Considerable attention has been focused recently on respiratory distress syndromes occurring in newborn infants, particularly in premature infants. Most of these illnesses are acute, occurring immediately or very shortly after birth and soon terminating in either death or complete recovery. Since 1956, five cases of an entirely different kind of respiratory syndrome have been seen at the Los Angeles County Hospital premature nursery. The clinical courses have all been similar, in that dyspnea and cyanosis developed gradually and cor pulmonale tended to appear. A most striking and consistent finding has been the extensive radiographic changes seen in all the infants. Exhaustive laboratory tests have failed to demonstrate specific infectious agents or systemic illnesses associated with pulmonary pathology.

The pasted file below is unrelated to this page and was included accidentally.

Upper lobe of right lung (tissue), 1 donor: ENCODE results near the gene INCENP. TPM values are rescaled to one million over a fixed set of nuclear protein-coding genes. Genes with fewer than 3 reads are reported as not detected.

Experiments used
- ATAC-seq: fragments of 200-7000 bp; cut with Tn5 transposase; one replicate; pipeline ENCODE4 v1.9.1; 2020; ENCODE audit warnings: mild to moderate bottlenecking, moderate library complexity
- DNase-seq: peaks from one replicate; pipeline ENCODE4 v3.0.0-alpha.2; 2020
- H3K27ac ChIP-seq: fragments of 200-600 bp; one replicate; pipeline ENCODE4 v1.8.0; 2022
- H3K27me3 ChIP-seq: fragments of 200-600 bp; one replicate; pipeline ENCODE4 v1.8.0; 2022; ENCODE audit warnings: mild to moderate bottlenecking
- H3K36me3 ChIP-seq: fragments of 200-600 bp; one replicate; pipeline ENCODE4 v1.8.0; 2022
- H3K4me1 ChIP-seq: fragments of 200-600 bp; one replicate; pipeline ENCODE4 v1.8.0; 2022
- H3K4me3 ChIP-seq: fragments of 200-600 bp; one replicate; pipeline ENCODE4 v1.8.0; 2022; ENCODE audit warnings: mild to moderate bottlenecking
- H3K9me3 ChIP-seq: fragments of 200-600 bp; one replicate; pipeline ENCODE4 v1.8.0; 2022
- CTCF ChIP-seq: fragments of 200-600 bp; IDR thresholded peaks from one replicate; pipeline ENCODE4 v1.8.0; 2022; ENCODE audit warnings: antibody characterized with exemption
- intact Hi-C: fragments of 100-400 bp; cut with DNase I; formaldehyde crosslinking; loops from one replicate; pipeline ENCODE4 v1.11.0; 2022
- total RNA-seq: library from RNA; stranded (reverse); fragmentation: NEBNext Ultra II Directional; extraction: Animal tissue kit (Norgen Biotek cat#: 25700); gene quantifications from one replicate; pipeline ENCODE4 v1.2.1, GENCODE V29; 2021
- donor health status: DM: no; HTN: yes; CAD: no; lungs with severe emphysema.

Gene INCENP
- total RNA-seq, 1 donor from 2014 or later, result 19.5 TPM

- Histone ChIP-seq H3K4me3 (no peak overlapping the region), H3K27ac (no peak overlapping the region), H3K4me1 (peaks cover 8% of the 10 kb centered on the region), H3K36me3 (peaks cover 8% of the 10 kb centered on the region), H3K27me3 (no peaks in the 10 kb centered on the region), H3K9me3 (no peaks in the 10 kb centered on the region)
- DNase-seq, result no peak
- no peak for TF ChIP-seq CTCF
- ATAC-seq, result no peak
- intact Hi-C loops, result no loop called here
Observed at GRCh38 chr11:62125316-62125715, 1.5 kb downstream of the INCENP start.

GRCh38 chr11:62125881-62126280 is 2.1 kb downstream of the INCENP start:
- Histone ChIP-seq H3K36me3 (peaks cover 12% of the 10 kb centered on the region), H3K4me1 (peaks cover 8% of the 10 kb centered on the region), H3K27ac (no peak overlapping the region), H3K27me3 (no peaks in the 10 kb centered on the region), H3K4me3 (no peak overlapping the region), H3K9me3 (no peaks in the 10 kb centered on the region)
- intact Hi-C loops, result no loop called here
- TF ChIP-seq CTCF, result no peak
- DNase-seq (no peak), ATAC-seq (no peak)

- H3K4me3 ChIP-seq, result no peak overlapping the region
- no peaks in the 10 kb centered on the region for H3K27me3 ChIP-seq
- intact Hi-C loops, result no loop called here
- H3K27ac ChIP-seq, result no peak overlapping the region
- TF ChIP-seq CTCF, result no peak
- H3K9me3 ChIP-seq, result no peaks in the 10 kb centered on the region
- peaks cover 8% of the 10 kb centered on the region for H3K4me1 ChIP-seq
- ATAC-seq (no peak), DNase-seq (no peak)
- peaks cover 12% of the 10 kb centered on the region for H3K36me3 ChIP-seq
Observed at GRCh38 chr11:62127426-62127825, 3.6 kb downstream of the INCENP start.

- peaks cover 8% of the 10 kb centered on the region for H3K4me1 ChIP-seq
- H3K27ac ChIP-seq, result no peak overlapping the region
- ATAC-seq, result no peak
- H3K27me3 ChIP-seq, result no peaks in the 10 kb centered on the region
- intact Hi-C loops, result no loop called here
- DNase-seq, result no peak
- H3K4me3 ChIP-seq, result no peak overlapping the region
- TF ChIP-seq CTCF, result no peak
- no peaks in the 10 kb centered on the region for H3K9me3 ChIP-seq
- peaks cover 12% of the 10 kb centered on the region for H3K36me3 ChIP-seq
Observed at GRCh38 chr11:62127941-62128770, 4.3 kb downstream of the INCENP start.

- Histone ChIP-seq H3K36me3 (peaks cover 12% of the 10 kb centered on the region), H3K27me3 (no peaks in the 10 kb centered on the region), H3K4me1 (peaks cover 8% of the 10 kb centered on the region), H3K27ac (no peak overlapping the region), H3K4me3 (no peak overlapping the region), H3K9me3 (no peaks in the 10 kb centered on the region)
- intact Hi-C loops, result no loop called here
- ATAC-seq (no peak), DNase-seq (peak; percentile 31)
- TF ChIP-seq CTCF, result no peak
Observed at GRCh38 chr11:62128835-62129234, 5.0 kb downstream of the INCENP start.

Clinically these cases resembled the socalled interstitial plasma-cell pneumonia, but histological examination of the lungs unequivocally differentiated the two.3,6 Histological appearance of the lungs of two infants, however, closely resembled that seen